Somebody sent me a press release

Based entirely on my own limited personal experience and the common sense that some “publicists” appear to be remarkably adept at surviving without, here are some tips on soliciting coverage from music blogs:

1) DO identify people who have written about similar artists or issues, and think about how they might cover yours.

2) DON’T find a list of “top classical music blogs” and then go through it, pasting your press release into their contact forms.

3) DO use the time you’ve saved to craft a genuinely personal pitch to your targeted bloggers.

4) DON’T write a faux-chatty intro to your formal boilerplate pitch in the hope this will fool anybody.

5) DO offer something they can’t get for themselves, like access to the artist for an interview.

6) DON’T make the writer contact you for enough information to decide if they’re even interested.

7) DO include your telephone number.

8) DON’T assume that everybody with a blog has too much time on their hands, and take a moment to consider that, if they have a lot of readers, they probably get a lot of pitches, too.

9) DO take the time to engage in a dialog, or at least look like you’ve invested 1/10th of the time you’re asking the writer to put in.

10) DON’T sit in the marketing meeting and take credit for “outreach to the blogosphere” if all you’re really going to do is spam people with irrelevant, semi-literate, stream-of-consciousness nonsense like this pitch, from a few weeks ago:

Acclaimed young guitarist [XXXX XXXXX] masters rock, jazz, classical and a little electronica in between. Why this outreach to you now? [XXXX} has stunned and amazed audiences since he first took the stage at 13 soloing with his guitar to the point reviewers now coin him “the Hendrix of this generation.” A classical piece performed and recorded for NY composer [XXXX XXXXX] is touted as the most difficult composition ever played – and it was written and flawlessly executed with [XXXXX]’s electric guitar… this as well as sold out tours in Europe, his intensely powerful and Zeppelin vibe rock band [XXXXX XXXXXX] (two months young and bookings coming in daily, debut CD “[XXXXX XXXX]” out in July), to haunting tracks from [XXXXXX]’s discography are just a sliver of what you could share with your readers.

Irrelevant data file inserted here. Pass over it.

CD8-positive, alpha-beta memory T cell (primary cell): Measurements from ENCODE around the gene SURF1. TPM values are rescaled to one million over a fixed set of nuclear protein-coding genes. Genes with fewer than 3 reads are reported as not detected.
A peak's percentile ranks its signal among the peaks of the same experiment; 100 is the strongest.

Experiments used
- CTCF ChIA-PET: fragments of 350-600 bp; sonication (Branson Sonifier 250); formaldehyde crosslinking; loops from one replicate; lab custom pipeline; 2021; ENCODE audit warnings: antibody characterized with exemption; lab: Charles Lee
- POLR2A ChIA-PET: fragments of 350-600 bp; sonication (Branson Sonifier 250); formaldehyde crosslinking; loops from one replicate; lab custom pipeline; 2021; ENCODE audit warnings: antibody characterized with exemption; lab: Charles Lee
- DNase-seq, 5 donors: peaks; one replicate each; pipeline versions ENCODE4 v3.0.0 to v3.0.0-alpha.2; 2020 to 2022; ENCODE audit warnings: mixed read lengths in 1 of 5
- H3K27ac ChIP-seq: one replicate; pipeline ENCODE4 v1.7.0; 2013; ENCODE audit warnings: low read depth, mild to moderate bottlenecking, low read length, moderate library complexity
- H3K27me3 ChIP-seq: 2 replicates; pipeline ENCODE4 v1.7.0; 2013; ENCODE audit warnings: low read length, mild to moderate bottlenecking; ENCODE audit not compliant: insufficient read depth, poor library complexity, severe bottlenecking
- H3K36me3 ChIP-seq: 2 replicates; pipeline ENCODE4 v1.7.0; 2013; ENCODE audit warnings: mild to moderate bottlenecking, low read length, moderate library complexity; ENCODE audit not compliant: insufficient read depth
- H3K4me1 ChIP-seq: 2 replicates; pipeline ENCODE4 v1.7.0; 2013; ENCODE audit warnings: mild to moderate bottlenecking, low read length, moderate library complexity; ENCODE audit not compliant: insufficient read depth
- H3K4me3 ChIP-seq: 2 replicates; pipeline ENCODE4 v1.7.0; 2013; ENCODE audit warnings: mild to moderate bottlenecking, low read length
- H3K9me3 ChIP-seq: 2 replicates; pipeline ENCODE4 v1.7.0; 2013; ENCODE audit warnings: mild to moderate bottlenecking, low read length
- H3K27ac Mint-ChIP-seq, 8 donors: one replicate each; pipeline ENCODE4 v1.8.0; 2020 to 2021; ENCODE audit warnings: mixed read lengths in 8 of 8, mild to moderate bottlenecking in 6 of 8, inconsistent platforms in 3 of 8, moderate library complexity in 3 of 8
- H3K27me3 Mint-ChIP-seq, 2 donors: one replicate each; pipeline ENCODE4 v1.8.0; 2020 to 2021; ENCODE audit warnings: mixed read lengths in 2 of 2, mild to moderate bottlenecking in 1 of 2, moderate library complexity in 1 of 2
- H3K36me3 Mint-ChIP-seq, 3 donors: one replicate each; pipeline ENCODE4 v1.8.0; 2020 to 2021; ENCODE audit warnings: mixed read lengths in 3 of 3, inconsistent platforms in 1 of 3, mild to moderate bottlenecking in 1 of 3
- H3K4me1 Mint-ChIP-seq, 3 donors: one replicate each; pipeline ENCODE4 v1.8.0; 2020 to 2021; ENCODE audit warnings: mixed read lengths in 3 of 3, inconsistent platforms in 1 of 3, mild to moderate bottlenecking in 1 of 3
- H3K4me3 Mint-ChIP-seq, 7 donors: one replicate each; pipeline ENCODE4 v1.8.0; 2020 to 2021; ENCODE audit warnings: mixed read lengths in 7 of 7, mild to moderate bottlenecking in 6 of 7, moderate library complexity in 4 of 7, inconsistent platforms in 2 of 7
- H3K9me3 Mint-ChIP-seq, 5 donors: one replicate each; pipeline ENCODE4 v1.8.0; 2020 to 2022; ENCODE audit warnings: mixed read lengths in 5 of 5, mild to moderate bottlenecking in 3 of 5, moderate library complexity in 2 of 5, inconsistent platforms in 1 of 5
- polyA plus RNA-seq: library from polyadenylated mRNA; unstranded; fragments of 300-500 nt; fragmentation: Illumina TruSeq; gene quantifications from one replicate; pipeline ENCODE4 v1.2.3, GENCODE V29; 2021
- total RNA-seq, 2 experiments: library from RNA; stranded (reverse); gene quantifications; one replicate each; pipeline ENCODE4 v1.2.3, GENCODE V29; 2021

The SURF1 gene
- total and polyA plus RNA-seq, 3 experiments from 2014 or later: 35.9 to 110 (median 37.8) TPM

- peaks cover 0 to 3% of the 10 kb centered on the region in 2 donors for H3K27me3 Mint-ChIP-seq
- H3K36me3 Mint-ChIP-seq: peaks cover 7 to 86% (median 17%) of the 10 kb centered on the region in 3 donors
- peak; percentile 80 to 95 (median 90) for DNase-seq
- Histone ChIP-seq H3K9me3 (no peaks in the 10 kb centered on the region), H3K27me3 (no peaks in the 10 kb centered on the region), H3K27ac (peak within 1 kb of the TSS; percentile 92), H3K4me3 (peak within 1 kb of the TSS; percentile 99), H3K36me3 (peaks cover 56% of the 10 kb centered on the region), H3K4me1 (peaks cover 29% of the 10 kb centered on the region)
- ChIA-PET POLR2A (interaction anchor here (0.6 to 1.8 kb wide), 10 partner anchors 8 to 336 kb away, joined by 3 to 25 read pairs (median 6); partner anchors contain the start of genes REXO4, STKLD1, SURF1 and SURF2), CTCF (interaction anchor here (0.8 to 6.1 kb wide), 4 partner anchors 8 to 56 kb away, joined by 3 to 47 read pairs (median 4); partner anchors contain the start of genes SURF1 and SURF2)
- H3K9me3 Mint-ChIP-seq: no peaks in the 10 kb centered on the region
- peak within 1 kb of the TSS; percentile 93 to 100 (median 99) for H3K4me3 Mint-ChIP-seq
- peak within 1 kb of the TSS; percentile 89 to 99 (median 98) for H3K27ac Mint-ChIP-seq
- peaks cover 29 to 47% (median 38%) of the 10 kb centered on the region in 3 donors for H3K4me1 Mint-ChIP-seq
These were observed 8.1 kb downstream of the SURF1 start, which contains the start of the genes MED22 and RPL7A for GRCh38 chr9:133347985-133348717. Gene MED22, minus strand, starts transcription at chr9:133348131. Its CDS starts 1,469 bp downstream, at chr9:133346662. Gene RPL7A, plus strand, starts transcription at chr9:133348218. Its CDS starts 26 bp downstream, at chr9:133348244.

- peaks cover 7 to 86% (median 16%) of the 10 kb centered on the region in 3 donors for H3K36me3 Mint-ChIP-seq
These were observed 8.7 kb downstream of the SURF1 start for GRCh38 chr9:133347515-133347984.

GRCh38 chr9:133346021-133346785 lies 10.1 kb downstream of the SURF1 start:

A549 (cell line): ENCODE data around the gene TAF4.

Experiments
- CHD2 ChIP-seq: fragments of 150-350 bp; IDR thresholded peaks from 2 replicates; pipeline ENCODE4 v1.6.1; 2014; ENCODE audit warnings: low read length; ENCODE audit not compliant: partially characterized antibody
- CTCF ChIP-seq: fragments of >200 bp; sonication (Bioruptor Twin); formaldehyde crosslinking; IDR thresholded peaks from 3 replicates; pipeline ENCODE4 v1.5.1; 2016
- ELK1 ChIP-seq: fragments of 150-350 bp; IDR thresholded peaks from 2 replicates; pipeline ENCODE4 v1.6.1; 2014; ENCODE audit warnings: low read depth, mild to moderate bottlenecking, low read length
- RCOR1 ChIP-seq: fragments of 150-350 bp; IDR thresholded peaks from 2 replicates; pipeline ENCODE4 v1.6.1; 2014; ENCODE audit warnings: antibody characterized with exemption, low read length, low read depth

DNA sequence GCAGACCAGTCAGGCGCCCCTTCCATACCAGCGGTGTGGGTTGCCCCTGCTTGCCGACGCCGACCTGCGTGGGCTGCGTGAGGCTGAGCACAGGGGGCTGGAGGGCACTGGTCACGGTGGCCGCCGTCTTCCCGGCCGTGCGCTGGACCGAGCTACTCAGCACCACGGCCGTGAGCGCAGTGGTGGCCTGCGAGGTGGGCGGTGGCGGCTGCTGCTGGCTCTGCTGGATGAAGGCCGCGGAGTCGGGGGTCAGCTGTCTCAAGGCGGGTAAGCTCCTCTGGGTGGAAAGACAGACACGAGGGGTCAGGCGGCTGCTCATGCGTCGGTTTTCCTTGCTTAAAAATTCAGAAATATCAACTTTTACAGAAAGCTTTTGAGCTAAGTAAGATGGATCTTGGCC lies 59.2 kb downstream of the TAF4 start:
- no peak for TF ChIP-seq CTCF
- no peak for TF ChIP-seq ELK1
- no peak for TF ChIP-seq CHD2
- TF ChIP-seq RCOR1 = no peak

This blog is perfect for communicating 1) how a dynamic rock guitarist can eloquently deliver one of the industry’s most impressive classical works, and 2) how an artist like [XXXXX] can innovate sound like no one else – no one.

Extensive print and online press, a library of audio and video tracks (“[XXXX XXXX XX XXX  XXXXX]” as mp3) as well as multiple noted quotes about [XXXXX] are available upon your interest and request.

Thank you in advance and I look forward to speaking with you about this remarkable musician.

XXX – XXXX XXXX XXX (dot) com



Post a comment
  1. June 9, 2011


    I’m going to link to this on my publicity basics page and a main page blog posting.

    • properdiscord #
      June 9, 2011

      Thanks Lisa!

  2. Fred Cohn #
    May 10, 2012

    It’s an old problem. A magazine colleague of mine used to ask publicists who’d pitch stories (by phone, not email–this was a long time ago!): “Have you ever read our magazine?” You’d be amazed at how often the implicit answer was “no.”

  3. Rebecca Davis #
    May 15, 2012

    Thanks for holding our feet to the fire dearie and welcome back (praying to never be considered a publicist with quotations around the word)!

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